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Koeberg nuclear power plant rejuvenation: Protesters say silence is a killer

A general view of the Koeberg Alert Alliance during a protest against a proposed 16km nuclear evacuation line and the safety of Koeberg Power Plant in Bloubergstrand on December 16, 2021 in Cape Town, South Africa. (Photo by Gallo Images/Brenton Geach)

With Eskom on the verge of beginning its R20-billion project to extend the operating life of the Koeberg nuclear power station by 20 years, civil society organisations held a protest to question its safety and call for public participation in decision-making processes. Eskom, in turn, has argued that it is complying with all requirements set out in legislation. 

The decision to extend the operating life of the Koeberg nuclear power station by 20 years is not one to be made by engineers alone, but rather one that should involve consultation with members of the public.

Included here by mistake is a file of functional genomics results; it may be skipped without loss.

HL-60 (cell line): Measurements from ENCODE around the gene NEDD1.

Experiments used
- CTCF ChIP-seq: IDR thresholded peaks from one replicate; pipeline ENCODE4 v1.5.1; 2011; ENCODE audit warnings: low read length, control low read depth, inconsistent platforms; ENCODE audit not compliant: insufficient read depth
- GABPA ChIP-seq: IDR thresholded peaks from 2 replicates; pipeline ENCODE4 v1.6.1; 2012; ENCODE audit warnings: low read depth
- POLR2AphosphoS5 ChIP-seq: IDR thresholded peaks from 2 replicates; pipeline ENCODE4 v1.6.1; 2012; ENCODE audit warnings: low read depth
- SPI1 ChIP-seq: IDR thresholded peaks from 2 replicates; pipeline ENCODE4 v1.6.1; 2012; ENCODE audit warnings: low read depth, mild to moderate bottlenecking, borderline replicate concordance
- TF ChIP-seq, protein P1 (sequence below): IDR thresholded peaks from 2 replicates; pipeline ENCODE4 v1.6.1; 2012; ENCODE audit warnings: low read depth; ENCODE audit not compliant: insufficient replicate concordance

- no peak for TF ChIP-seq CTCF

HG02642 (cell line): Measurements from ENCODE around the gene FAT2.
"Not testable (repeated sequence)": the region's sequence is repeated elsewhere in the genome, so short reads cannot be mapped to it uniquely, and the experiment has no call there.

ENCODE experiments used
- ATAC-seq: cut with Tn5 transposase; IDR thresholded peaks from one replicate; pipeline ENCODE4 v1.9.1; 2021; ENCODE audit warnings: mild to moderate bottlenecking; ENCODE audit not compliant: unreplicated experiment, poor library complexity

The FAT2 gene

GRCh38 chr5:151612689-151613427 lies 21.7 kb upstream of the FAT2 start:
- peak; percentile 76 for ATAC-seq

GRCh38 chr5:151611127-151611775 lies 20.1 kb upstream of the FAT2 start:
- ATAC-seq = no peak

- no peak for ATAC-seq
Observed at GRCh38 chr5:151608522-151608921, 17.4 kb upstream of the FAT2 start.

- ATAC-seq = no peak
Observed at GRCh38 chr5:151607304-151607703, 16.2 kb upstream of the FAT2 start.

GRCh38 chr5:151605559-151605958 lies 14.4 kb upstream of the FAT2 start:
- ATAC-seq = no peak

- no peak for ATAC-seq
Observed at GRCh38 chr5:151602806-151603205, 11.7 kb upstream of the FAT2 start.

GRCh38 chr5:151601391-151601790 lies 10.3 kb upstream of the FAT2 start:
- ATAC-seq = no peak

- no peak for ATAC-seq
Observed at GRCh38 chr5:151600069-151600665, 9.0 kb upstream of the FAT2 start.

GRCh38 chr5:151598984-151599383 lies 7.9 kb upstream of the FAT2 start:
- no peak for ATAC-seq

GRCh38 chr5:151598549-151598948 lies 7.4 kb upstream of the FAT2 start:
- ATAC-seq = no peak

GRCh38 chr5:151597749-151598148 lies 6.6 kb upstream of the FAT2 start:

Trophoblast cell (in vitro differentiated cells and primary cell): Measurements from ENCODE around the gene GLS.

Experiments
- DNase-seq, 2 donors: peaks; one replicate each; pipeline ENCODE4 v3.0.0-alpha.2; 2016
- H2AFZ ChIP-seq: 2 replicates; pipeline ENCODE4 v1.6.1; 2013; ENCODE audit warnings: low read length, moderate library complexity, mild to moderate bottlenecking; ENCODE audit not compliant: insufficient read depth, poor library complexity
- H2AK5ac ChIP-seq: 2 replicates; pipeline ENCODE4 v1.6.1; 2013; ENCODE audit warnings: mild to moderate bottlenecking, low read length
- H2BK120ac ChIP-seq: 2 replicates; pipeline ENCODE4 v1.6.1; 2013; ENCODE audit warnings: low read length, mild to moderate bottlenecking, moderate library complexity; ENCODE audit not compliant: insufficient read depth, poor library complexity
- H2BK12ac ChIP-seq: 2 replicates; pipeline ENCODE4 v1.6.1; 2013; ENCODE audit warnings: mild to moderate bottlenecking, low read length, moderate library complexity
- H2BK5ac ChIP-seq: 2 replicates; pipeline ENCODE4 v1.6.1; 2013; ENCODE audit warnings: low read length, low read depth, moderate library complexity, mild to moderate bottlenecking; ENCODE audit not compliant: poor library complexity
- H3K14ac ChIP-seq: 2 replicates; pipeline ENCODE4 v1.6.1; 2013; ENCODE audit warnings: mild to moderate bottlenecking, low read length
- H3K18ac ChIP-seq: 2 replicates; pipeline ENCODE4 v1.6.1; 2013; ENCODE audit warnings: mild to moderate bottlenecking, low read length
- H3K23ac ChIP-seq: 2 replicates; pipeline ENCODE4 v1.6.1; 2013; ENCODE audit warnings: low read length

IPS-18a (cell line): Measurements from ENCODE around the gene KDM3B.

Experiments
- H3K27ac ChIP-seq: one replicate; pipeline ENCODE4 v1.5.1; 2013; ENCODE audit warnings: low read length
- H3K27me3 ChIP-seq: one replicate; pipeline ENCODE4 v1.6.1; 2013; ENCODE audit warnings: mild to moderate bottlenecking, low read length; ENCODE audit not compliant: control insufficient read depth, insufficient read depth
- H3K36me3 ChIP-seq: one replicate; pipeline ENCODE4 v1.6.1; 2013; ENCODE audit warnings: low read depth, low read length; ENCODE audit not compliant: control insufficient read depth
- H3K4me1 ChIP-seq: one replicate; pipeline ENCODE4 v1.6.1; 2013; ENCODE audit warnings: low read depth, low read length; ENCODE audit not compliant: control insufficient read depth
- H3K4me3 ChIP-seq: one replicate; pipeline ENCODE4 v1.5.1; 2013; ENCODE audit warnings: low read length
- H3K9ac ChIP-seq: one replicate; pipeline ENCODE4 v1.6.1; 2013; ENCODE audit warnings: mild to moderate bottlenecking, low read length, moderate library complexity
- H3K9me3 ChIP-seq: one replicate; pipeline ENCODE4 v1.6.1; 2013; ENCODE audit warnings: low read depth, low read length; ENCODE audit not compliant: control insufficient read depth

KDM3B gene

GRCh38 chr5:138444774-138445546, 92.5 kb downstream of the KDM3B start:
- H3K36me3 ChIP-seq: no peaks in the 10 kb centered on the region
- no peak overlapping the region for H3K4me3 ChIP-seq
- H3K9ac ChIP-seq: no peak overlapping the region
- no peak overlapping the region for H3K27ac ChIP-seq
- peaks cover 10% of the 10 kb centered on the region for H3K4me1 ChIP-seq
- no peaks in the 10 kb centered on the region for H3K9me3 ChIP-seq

This is the view of Peter Becker, spokesperson for the Koeberg Alert Alliance (KAA), an anti-nuclear activist group.

“This has a moral component, a society component, an intergenerational ethics component – this is not for a bunch of engineers to decide alone. That is why the community needs to be consulted, and the public needs to have their say,” said Becker.

Shirley Walters (left) during a protest against the proposed 16km nuclear evacuation line in Bloubergstrand Beach, Cape Town on 16 December 2021. The community is demanding answers on the safety of the power plant, which has a licence set to expire in 2024. (Photo: Tamsin Metelerkamp)

Becker was among about 50 protesters who gathered on Bloubergstrand beach on Thursday to protest against the extension of the nuclear power station’s operating life and raise awareness about its operational issues. At the protest, which was organised by KAA and the Southern African Faith Communities’ Environment Institute (SAFCEI), organisers encouraged attendees to sign an online petition to shut down the station by 2024.